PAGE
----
Several years ago, I was launching small groups as a part of our elementary program, which meant I was teaching and filling in as an SGL wherever needed. On one particular Sunday I was leading a group of 2nd and 3rd grade boys. I don’t remember exactly what the bottom line was, but it had something to do with responding to disappointment. I remember going “off script,” in an effort to really connect with these boys. I went personal. I told them a tragic story that happened to me as a 2nd grader when I was riding the bus home from school on the last day before Christmas break. As I was getting off the bus, I said something to the bus driver about what Santa was going to bring me and she looked me square in the face and said, “Aren’t you old enough to know that Santa isn’t real?”
It was an incredible connection to disappointment that is vividly real to the age of boys who were sitting in my group… but then I realized something very important. Going “off script” in an “off the cuff” manner didn’t take into account that some of these might still fully believe in Jolly St. Nick! I looked around the circle and saw a couple of wide eyes. I quickly shifted to recover mode and with as much passion as I could muster I exclaimed, “Can you believe that my bus driver would say something as horrible and totally untrue as that?” Whew! Close call. I didn’t get any phone calls or emails, so my recovery must have worked. Unfortunately, my recovery shifted the bottom line from dealing with disappointment to dealing with mean things people say. Oops.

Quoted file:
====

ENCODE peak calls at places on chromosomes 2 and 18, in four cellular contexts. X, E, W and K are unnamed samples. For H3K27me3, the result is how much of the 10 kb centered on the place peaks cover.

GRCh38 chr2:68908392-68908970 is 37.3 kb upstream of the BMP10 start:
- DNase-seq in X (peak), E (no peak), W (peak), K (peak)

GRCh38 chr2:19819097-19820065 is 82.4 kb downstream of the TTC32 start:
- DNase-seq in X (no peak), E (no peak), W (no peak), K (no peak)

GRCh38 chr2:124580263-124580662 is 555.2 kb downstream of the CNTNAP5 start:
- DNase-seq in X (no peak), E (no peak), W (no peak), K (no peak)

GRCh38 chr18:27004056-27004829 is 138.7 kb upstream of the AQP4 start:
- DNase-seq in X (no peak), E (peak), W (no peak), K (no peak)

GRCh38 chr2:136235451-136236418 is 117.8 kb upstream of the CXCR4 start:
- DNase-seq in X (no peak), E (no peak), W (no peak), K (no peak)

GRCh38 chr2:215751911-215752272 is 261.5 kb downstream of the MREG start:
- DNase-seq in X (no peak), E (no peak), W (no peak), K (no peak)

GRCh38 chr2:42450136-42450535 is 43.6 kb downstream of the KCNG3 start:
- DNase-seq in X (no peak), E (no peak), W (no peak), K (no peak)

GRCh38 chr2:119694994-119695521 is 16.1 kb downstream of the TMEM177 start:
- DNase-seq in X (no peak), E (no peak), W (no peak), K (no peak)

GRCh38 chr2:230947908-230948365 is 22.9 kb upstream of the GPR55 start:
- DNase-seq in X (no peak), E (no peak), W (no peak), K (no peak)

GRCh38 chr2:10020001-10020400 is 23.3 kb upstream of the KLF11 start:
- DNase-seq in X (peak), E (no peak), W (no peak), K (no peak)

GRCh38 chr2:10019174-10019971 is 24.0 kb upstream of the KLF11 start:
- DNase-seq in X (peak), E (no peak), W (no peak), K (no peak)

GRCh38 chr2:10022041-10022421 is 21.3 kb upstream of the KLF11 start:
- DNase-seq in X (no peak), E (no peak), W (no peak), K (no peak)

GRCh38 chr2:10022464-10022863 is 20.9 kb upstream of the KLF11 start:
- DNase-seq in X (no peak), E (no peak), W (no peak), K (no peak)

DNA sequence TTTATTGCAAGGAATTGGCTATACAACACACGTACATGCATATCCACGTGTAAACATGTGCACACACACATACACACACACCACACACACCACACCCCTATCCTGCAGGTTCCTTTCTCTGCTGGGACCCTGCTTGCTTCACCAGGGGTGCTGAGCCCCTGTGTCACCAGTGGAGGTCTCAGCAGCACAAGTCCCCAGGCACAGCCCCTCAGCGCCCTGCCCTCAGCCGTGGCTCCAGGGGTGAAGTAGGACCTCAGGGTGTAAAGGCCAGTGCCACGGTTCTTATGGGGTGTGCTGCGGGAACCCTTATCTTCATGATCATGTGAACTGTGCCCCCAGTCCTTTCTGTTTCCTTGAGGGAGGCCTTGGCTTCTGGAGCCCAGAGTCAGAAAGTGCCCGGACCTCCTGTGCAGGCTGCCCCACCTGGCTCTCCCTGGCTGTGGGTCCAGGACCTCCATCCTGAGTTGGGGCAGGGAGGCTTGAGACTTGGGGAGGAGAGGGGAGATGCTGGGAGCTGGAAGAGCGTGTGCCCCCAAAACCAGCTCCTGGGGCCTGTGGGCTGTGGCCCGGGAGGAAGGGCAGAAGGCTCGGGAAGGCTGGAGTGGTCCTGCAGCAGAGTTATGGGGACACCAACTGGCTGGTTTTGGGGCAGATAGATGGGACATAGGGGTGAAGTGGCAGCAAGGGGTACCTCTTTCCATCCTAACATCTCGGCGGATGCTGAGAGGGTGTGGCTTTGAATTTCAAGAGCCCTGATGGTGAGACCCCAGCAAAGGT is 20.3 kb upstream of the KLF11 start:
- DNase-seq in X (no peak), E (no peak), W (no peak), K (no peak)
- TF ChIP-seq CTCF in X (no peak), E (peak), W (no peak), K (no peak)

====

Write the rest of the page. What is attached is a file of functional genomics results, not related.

So, what did I learn from this experience? Two things:
Making it Personal is powerful. When you can share an (appropriately) personal experience with your few about how you overcame, or maybe how you didn’t overcome, an obstacle that connects to the bottom line, you give them more than curriculum ever could on its own. You give them something practical instead of a theory. You give them something relevant instead of a disconnected idea. Most importantly, you give them a piece of you. Relationally, they connect to you in a way that builds vulnerability and trust.
Being Present means coming prepared. You can avoid situations like my Santa debacle when you come to the conversation prepared. I’m not talking about reading over the notes a few times, but imagining the how the conversation is going to go when you ask your few some questions. Coming prepared means having a personal story or two that will both drive the point home and connect you with your kids… without destroying the childhood wonder that is Santa.